In the summer of 1995 I was preparing to take one of the biggest risks of my life. I was six months into a new and excellent job with a telecommunications company in Spokane, but I had already decided to quit my job and go back to school full time for at least the next four years to work on getting a Ph.D. in management from Oklahoma State University in Stillwater.
In June of that summer, a few weeks before I was going to give my notice at work, I was traveling on business in Oklahoma City and decided to drive up to Stillwater one afternoon to see if I could meet some of the faculty in the program. There was only one guy in the entire department in his office that day. After introducing myself, the first thing he said to me was “I recommended we not accept you into this program because your GMAT scores were not very high.” What a blow.
I started the program that fall with the attitude that I would probably be the least intelligent person in any class I found myself in. There was nothing I could do about that. But I entered every class with the attitude that no one in the room was going to work harder than me. Four years later I was one of the only ones left from my original cohort of students – the rest had quit or transferred to a less rigorous program.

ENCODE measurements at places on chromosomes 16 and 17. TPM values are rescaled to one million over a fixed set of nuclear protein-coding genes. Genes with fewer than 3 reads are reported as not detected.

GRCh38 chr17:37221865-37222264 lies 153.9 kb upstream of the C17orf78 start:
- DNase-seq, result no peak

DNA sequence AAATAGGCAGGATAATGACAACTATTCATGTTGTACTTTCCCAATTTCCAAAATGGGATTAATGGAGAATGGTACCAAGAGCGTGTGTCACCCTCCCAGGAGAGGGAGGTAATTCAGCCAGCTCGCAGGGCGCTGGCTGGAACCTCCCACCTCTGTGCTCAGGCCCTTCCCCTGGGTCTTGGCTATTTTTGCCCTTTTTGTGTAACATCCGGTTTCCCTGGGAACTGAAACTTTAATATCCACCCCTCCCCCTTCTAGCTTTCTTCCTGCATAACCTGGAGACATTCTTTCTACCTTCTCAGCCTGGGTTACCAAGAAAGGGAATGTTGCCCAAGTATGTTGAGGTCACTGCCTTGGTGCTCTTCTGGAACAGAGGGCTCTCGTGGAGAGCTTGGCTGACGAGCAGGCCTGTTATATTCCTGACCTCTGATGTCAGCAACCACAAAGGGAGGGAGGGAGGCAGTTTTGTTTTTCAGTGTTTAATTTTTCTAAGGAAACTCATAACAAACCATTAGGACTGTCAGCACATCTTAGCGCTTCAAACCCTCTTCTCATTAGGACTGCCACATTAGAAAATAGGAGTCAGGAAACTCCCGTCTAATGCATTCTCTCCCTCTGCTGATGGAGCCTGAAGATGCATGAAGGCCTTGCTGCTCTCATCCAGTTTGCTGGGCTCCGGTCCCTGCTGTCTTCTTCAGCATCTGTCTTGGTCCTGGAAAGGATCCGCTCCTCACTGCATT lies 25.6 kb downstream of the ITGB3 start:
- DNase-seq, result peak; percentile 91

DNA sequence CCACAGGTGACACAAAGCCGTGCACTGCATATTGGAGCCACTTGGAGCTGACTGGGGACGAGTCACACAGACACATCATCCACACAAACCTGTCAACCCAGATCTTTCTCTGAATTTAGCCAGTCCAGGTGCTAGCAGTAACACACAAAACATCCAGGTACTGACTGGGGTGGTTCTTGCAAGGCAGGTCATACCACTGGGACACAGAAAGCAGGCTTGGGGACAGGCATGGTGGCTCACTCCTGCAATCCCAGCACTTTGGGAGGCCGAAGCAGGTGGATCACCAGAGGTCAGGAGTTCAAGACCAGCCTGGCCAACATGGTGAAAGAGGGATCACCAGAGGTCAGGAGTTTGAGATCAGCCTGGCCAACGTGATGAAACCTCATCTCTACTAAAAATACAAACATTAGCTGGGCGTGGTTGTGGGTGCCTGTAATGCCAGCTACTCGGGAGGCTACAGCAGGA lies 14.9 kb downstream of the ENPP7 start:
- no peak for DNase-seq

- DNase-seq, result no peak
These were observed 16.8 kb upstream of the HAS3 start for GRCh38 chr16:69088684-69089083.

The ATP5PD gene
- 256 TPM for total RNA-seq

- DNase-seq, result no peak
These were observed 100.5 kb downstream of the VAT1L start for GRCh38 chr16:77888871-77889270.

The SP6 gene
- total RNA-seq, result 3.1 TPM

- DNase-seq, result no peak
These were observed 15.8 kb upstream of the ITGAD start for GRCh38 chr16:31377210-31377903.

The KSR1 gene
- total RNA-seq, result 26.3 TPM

My success can probably be partially explained by grit. Grit is:
Perseverance and passion for long term goals. Grit entails working strenuously toward challenges, maintaining effort and interest over years despite failure, adversity, and plateaus in progress. The gritty individual approaches achievement as a marathon; his or her advantage is stamina. Whereas disappointment or boredom signals to others that it is time to change trajectory and cut losses, the gritty individual stays the course. (Duckworth, Peterson, Matthews and Kelly, 2006)
General mental ability, or IQ, is one of the best predictors of achievement. Grit is not related to IQ, and studies have shown it can be an important predictor of performance beyond IQ.
Want to leverage grit in your workplace? Instead of searching for extraordinary people to do the job, partner with your folks to design jobs that ordinary, gritty people can excel at.